Speech Disorders as Indicators of Potential for Lyrical Success—Ozzie Tchomzkij SpecGram Vol CLI, No 2 Contents Re-Rating the World’s Languages—Waxaklahun Ubah K’awil and José Felipe Hernandez y Fernandez

Generative Speech Recognition:
A competence model of ASR

by Stanislaus Gorky

10 PRINT "Hello, world!"
20 END
Speech recognition has long posed a problem for speech scientists, phoneticians, and commercial speech researchers. In this paper I make observations on new developments in the generative program, which has great contributions to make towards speech recognition. My investigations on this matter are based on the foundational remarks on ASR made by Chomsky & Ladefoged (1968), to wit:

The development of a speech recognition system SRS has fundamentally to do with the study of any language L spoken by a human H at time T. (1968: 16)

Here Chomsky clearly anticipates the link between the generative program and speech recognition technology that has been recently confirmed by speech researchers. Fundamental to Chomsky’s thought on this matter, however, is the distinction between competence and performance in speech recognition.

“Recognizing a word W involves any number of complex factors C1...i:

  make is
      io.put_string("%N Hello, world!")
  end -- make
end -- class HELLO_WORLD
— Eiffel
interspeaker variability, speech rate, regional difference in accent, memory capacity, the speaker’s state of mind, and many other factors related to performance. Crucially, none of these other factors has to do with the speaker’s intention IS, i.e. the expression of the speaker’s thought TS. As such, all performance factors should be excluded from consideration, until such time as the competence has been studied thoroughly.” (1968: 345, fn. 2)

Following the recent developments of the minimalist program, we recognize that every successful word recognition involves a pairing of a sound image I and a lexical meaning L. Well-formed <I, L> pairs are said to converge in derivation, while ill-formed sound-meaning pairs crash. Strong acoustic features must be checked before Spell-Out, while weak acoustic features can be checked after Spell-Out, before the lexical form (LF), of course.

The distinction between strong and weak acoustic features accounts for typological variation in speech recognition parametrically. The weak
print [Hello world!]
— Logo
vowel features of English are not checked early in the derivation, leading to the perception of schwa in weak positions. Contrast with Spanish, where vowel features must be checked before Spell-Out, regardless of their prosodic status. Given this typological result, it is not unreasonable to expect the minimalist program to provide definitive answers to all cases of vowel reduction, at all times, and in all places (with some idealization of the data). These minimalist insights into vowel reduction can be applied directly to work in ASR.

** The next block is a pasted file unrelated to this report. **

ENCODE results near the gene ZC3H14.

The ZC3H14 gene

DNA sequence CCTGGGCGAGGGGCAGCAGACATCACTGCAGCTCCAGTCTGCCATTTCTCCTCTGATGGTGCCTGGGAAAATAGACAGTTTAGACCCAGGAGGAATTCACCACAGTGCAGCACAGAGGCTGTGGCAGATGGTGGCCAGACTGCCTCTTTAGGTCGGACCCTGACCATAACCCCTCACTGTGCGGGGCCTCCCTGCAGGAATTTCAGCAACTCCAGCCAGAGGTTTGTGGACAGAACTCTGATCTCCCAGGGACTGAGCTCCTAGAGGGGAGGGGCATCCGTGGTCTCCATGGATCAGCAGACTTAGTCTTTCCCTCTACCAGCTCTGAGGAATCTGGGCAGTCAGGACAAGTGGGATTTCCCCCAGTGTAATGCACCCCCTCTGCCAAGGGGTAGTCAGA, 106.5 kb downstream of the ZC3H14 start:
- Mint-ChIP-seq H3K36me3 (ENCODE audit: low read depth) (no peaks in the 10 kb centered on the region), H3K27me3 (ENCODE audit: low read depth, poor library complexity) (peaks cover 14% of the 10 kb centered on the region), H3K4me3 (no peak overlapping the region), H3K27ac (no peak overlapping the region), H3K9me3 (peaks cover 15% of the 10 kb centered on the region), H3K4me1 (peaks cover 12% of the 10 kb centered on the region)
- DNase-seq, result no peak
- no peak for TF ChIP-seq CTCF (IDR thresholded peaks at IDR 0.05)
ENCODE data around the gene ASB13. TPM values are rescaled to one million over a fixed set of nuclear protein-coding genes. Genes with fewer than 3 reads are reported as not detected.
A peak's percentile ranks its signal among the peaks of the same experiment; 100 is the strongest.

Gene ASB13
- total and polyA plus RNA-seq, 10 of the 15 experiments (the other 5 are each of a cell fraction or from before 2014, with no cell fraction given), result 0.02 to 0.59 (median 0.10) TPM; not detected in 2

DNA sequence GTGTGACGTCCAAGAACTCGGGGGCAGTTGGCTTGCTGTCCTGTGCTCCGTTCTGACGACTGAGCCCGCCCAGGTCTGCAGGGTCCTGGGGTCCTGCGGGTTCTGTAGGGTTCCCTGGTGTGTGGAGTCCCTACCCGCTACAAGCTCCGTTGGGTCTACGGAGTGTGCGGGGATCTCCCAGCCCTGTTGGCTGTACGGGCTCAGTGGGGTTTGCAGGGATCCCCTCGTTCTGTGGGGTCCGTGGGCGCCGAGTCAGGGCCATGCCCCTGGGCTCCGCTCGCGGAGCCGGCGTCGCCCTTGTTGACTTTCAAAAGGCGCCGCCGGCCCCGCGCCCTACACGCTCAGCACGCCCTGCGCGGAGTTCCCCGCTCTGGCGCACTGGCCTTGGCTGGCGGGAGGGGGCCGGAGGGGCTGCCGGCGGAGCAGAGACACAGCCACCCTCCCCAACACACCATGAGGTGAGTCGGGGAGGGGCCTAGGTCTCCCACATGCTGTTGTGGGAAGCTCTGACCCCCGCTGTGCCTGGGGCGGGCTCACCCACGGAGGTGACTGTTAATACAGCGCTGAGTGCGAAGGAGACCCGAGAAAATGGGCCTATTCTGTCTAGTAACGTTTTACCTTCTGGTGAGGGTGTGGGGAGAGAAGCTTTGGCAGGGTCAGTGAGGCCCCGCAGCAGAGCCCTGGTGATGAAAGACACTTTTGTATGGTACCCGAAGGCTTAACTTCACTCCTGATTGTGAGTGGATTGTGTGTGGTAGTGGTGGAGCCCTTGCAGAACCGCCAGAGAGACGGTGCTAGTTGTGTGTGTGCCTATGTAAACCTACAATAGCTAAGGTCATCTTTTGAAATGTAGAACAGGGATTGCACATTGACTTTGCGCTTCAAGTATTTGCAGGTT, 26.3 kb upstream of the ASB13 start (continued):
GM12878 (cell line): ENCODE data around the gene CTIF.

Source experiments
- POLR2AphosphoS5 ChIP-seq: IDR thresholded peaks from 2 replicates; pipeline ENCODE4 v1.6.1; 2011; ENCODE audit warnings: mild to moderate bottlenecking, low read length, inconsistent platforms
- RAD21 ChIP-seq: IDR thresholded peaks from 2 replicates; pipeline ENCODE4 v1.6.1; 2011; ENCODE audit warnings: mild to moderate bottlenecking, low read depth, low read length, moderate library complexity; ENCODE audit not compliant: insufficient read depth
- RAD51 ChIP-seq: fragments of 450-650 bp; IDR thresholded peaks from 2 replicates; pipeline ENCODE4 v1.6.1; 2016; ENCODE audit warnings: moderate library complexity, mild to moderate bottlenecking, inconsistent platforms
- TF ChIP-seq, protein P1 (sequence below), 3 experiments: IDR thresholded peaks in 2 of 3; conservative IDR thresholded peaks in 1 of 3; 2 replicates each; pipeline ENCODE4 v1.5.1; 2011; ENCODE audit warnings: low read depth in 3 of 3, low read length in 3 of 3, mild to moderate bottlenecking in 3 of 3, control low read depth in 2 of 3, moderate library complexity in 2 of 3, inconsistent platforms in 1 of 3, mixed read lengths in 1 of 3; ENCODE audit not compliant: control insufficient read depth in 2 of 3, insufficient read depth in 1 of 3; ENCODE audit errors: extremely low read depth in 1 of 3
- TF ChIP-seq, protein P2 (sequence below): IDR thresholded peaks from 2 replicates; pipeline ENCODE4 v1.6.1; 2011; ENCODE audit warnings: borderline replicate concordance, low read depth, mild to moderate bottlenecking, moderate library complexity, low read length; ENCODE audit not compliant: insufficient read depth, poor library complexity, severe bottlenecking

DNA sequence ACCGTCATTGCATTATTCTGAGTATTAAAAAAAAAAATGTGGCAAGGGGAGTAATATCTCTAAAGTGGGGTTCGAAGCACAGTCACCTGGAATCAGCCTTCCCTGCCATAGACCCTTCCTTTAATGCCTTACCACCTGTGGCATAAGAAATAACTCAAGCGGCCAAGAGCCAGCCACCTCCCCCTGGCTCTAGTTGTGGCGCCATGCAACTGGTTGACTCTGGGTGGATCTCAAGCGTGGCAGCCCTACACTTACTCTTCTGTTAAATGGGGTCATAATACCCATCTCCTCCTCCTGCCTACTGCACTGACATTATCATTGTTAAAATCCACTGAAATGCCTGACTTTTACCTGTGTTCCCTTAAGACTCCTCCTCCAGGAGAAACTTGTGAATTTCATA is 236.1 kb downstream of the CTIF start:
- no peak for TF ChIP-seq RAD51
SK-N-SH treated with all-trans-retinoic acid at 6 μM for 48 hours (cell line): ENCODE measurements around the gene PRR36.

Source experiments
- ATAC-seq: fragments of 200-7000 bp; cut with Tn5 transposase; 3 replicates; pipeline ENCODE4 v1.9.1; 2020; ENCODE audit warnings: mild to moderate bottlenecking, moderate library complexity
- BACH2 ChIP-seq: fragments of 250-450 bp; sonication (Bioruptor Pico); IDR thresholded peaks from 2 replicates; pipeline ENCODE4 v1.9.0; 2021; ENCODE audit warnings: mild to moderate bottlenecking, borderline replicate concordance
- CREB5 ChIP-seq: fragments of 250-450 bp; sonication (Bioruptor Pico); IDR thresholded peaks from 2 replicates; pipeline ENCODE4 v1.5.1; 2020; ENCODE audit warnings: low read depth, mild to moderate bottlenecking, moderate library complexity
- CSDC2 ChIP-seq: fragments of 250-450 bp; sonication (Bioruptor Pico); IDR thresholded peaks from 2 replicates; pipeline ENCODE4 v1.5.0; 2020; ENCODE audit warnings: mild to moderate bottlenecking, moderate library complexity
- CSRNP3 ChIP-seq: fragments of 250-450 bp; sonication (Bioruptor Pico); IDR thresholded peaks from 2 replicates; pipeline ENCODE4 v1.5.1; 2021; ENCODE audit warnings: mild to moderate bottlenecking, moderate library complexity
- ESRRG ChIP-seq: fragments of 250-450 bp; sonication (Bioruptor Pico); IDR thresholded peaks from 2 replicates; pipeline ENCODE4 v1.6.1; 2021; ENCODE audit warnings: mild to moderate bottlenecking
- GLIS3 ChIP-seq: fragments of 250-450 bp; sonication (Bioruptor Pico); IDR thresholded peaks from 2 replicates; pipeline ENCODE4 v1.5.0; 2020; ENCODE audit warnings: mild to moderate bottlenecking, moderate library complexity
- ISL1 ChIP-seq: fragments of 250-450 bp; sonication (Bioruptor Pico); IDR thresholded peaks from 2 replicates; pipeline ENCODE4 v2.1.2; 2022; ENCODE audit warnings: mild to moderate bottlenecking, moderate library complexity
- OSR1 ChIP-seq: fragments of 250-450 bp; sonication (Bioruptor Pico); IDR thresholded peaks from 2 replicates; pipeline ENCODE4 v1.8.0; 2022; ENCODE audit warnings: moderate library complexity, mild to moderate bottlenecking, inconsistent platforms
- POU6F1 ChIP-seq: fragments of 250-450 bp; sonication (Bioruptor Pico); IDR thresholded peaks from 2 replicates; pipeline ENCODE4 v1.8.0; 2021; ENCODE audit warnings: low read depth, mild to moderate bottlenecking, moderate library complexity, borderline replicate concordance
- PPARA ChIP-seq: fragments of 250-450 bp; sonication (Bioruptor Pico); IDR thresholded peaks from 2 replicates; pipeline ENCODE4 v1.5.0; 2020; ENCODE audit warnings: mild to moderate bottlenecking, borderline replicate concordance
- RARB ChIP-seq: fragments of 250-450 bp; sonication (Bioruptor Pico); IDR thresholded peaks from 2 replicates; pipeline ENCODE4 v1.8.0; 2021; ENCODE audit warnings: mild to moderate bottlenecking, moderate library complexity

The model was tested with the benchmark TIMIT corpus. I and several colleagues first observed the well-formed <I, L> pairs in the training data, and then intuited the response of the recognition grammar for the test data. Preliminary results indicate a robust model. My intuitions indicate that competence-based ASR can achieve in excess of 99% success in recognizing words spoken in the benchmark TIMIT corpus. Several other colleagues have reported similar intuitions. (Idiolectal variation accounts for variable estimates of competence ASR efficacy; intuitions range from 98% to 100%, σ 1.3%). Even when we imagined
:- write('Hello world'),nl.
— Prolog
the presence of noise in the data, the drop-off in performance was modest (97-99%, σ 1.2%); similar results were obtained when the recordings were imagined over a noisy com system.

These results show the clear advantage in ASR of disregarding interspeaker variability, speaker emotional status, speech rate, and other performance factors. When freed from concerns that are ultimately non-linguistic, our speech recognition system achieves results unparalleled in other research programs.

Speech Disorders as Indicators of Potential for Lyrical Success—Ozzie Tchomzkij
Re-Rating the World’s Languages—Waxaklahun Ubah K’awil and José Felipe Hernandez y Fernandez
SpecGram Vol CLI, No 2 Contents